Can spot Bitcoin ETFs push Hong Kong to the crypto throne?

In this issue

  1. Bitcoin ETFs: Hong Kong has entered the chat
  2. Bitcoin Ordinals flip Ethereum NFTs
  3. IPO comes full circle

From the Editor’s Desk

Dear Reader,

The verdict is in. Sam Bankman-Fried, founder and former chief executive officer of failed cryptocurrency exchange FTX, has been found guilty in what U.S. government prosecutors labeled one of the biggest financial fraud cases in history.  

As Bankman-Fried awaits a likely decades-long sentence for his part in FTX’s collapse — a truly catastrophic implosion that contributed in large part to the digital asset market’s travails over the past year — the industry is now looking forward.

And nowhere, arguably, is more forward-looking than Hong Kong when it comes to the digital economy. 

The special administrative zone was again in the news this week as Hong Kong Securities and Futures Commission (SFC) head Julia Leung gave her first international media interview since taking office in January. Leung said that the regulator is happy to try any innovative digital asset proposal that “boosts efficiency and customer experience.”

Significantly, that willingness to engage with digital assets includes the much-heralded spot Bitcoin exchange-traded fund (ETF). The financial instrument — which allows investors to trade Bitcoin on a traditional exchange at any time throughout the day — is expected to bring much-needed institutional cash into the industry.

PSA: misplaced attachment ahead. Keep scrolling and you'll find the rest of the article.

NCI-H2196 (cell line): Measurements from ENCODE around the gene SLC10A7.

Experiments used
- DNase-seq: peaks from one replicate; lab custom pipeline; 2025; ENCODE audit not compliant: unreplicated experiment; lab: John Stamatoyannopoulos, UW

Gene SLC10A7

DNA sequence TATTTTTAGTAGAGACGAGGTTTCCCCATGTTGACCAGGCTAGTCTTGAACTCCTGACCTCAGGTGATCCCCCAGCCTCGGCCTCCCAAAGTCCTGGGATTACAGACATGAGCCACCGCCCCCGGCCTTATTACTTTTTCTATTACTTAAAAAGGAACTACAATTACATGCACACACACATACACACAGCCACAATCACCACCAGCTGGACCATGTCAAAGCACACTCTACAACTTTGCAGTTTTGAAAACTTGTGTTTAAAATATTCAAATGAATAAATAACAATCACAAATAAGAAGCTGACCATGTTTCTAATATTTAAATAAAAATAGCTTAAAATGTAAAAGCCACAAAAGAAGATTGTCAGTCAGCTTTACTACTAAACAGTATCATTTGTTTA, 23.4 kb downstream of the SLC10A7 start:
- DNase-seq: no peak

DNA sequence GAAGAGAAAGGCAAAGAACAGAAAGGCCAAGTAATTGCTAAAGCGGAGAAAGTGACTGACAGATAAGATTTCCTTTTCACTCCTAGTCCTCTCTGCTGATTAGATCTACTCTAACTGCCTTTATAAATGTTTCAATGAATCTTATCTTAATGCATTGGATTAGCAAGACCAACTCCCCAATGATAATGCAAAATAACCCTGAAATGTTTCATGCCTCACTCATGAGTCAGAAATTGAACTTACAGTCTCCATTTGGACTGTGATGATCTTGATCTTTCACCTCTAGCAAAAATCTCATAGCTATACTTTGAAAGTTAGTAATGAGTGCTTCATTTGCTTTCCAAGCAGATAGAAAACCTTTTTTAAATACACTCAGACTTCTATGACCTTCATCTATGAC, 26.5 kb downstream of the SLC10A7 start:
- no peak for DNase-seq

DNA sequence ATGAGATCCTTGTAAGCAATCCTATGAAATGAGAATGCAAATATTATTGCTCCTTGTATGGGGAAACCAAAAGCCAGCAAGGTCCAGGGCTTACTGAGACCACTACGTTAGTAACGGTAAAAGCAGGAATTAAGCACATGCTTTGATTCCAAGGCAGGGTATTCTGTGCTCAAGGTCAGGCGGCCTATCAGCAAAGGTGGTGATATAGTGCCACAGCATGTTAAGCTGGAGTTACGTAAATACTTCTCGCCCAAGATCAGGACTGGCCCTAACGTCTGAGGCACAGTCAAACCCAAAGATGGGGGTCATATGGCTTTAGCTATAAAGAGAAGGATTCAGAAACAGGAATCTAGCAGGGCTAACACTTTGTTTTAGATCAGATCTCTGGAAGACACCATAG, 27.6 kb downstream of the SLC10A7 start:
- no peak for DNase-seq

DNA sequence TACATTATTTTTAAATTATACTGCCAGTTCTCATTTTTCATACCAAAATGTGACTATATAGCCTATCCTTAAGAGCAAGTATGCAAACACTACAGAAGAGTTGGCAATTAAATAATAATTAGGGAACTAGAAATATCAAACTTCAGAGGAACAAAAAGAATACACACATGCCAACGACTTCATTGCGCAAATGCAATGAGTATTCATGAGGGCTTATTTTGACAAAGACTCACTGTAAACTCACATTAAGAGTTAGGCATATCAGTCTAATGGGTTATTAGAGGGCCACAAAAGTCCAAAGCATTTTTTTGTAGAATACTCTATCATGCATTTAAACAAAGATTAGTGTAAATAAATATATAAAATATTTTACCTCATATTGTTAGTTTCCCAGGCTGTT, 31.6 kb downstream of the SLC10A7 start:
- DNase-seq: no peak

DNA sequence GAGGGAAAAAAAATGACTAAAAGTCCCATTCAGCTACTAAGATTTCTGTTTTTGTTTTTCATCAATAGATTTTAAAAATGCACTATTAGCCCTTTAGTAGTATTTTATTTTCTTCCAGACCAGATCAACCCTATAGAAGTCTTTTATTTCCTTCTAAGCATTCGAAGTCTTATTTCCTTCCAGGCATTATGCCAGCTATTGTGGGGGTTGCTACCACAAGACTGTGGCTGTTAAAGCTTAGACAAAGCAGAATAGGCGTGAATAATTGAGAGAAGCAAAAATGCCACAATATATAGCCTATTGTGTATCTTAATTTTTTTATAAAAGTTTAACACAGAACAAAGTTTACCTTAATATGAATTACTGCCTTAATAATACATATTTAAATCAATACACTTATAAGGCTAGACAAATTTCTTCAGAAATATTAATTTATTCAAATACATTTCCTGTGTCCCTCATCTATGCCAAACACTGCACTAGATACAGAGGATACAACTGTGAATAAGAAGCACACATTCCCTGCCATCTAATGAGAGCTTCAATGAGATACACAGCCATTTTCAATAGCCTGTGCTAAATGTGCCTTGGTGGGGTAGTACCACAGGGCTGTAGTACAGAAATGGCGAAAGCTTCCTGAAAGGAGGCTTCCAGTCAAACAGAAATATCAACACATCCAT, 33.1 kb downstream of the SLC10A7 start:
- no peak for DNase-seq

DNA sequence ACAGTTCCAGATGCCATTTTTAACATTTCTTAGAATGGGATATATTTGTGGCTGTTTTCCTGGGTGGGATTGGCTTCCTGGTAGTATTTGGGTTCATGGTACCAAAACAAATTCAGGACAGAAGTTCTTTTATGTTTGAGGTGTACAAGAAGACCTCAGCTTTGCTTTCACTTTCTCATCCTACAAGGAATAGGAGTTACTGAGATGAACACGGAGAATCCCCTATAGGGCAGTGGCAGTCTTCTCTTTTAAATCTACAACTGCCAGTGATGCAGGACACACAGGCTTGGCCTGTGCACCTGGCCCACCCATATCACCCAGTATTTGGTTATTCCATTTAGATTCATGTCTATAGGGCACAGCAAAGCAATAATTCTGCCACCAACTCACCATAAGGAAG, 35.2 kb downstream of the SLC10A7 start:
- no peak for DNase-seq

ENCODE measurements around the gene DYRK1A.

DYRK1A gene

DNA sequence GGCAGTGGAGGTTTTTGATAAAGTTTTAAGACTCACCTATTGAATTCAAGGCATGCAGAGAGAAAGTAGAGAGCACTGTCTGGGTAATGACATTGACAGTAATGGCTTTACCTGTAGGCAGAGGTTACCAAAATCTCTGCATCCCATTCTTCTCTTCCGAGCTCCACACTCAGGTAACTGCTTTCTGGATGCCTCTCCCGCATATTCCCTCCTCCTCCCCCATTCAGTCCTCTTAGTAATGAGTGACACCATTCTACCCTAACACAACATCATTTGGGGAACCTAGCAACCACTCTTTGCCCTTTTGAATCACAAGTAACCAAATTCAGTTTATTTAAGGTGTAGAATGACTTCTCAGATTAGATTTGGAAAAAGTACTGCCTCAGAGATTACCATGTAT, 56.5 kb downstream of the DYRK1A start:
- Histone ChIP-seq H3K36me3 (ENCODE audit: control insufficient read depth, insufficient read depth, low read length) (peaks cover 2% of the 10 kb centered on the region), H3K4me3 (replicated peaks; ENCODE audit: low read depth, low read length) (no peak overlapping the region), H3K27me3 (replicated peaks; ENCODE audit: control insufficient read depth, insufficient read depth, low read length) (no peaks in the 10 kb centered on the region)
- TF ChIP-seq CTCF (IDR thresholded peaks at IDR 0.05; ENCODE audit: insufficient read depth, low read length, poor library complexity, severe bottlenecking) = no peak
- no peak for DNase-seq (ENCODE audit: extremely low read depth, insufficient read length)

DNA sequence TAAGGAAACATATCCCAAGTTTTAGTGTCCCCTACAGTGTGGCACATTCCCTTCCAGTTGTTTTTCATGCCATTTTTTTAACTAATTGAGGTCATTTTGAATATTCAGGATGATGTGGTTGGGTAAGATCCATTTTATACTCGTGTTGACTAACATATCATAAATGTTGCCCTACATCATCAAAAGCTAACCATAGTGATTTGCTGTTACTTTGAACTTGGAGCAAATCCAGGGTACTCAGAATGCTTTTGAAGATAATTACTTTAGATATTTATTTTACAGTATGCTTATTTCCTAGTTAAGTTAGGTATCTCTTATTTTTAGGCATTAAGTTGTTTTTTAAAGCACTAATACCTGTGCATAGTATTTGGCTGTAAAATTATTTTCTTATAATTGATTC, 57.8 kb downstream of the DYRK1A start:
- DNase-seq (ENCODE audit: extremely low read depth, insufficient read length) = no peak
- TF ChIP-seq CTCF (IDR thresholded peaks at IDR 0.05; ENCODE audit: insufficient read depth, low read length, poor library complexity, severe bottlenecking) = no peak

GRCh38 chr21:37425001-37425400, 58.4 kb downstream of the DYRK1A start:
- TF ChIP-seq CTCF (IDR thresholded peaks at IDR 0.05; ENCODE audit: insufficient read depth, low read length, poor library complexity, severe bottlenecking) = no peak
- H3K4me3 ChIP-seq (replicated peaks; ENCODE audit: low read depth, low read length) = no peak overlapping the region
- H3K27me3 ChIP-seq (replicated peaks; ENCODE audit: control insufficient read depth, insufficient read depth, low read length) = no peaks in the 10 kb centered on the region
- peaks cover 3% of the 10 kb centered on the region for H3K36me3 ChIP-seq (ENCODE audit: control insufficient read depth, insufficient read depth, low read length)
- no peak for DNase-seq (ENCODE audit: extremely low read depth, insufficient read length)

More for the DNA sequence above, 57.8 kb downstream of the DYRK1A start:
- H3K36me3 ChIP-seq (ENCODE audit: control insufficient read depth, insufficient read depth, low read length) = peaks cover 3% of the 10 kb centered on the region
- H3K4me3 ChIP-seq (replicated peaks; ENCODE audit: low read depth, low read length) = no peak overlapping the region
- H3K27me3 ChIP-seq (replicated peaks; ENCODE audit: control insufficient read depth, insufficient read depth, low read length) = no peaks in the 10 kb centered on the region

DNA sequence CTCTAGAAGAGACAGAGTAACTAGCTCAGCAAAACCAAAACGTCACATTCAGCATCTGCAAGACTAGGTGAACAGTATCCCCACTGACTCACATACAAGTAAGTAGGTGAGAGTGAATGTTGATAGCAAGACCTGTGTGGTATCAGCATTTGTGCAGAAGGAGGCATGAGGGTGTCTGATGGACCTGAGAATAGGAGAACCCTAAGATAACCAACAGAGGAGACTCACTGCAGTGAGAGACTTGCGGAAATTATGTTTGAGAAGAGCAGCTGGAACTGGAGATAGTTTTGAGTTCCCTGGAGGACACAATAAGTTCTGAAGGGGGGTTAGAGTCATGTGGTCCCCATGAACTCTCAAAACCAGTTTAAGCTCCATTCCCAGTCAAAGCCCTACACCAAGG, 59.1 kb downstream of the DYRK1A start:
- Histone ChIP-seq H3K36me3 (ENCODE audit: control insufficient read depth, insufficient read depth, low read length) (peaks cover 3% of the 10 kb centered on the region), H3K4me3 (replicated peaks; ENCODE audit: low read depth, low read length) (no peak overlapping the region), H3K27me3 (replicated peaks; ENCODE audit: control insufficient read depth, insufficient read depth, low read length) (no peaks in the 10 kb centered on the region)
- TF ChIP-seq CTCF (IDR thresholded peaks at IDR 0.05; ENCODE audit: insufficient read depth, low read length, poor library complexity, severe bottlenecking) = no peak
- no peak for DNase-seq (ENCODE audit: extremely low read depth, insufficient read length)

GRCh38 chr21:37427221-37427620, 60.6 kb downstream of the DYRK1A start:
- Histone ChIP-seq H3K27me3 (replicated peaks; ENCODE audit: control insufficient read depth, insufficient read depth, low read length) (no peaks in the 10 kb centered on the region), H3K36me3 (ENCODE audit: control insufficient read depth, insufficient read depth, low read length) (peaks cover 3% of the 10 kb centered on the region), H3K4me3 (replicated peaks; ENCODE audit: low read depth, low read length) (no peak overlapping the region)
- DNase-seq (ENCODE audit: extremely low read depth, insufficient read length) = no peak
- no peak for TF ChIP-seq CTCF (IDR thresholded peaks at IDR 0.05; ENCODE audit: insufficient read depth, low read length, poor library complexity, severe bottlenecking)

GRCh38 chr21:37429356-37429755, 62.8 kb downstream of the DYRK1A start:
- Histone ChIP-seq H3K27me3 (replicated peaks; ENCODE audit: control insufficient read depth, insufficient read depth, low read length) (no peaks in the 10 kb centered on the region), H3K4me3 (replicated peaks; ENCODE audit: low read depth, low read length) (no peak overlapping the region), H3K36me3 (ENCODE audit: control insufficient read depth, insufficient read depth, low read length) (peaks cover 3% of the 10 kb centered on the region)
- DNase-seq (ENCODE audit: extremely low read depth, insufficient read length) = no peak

That’s particularly so in the U.S., where spot Bitcoin ETFs from the likes of investment giant BlackRock are reportedly just around the corner. With the U.S. spot Bitcoin ETF buzz causing a recent surge in the price of Bitcoin to over the US$35,000 mark, a ripple of fresh excitement has spread throughout the wider crypto market. 

But Leung also advised caution. She added the caveat to her comments about a spot Bitcoin ETF that the regulator would only consider products that meet the jurisdiction’s strict requirements on customer protection. 

Amid all the talk over a luxurious penthouse lifestyle for FTX executives in the Bahamas — where Bankman-Fried is also known to have cozied up to local officials — it is easy to forget that the exchange began life in Hong Kong. Added to that, the city has also just been through its own huge crypto scandal, with customers of the JPEX exchange losing out on over US$200 million in investments.

Particularly as Beijing continues to clamp down on crypto in the Chinese mainland, Leung is right to advise caution. Hong Kong is seen as a so-called “sandbox” for crypto innovation, an area where experiments — regulatory and otherwise — can be conducted with a degree of separation from the wider Chinese market.

Should the marriage between innovation and effective regulation work out as planned, Hong Kong has every chance of achieving what is now a key aim for the region — restoring its international reputation as a cutting edge financial center by becoming a global hub for the digital asset industry.